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On the origin of Greek first person singular optatives in -οιμι, their relation to Church Slavonic optatives in -ěmь, and the original function of primary and secondary endings in Proto-Indo-European

Simon Fries


Pages 95 - 152

DOI https://doi.org/10.13173/SPR.55.1.095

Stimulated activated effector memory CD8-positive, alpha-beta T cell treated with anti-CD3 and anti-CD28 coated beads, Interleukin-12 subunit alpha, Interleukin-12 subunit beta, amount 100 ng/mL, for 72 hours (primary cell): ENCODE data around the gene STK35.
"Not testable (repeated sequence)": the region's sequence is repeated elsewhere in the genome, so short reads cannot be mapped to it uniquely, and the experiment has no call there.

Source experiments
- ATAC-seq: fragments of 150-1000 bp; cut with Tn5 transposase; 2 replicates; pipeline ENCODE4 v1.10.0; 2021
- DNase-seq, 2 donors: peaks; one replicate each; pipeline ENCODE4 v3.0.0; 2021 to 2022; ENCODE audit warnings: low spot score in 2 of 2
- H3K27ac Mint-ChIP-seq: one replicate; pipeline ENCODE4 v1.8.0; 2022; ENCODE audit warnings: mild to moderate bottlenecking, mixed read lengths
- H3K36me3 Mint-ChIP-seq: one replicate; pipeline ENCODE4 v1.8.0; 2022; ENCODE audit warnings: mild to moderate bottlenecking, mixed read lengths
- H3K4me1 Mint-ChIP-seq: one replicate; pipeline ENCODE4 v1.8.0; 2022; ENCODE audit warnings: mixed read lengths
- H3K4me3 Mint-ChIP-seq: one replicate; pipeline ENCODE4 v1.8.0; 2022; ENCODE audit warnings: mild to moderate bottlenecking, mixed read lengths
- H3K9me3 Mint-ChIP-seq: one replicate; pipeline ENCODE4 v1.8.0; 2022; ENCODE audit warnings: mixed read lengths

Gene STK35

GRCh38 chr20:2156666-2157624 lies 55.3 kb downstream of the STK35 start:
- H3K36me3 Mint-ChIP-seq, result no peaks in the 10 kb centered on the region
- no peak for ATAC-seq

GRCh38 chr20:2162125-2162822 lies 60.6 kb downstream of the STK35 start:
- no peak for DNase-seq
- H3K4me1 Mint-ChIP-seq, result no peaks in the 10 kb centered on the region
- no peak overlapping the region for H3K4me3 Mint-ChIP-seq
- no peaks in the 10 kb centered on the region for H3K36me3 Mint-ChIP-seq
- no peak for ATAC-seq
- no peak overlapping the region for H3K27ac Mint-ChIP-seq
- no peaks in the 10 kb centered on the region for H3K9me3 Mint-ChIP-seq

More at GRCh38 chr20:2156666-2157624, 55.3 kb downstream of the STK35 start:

It is demonstrated that contrary to the received opinion the Ancient Greek 1sg. optative in -οιμι (e.g. ἐθέλοιμι ‘wish’) and its (Old) Church Slavonic counterpart in -ěmь (e.g bǫděmь ‘be’), both reflecting a primary ending instead of the expected secondary ending are not innovations but reflect the original situation. Following a discussion of earlier accounts of these forms, it is argued on the basis of comparative evidence and earlier research concerning other domains of Indo-European verbal morphology (the subjunctive and indicative/injunctive) that in Proto-Indo-European, verbs originally had a paradigm with primary endings and with secondary endings that were distributed complementarily depending on information/discourse status: forms with primary endings denoted information newly introduced into discourse, while forms with secondary endings denoted information already given/accessible in discourse. The optatives in -οιμι and -ěmь retain the primary ending, because verb-forms expressing new information were pragmatically favoured in the first person of the optative.



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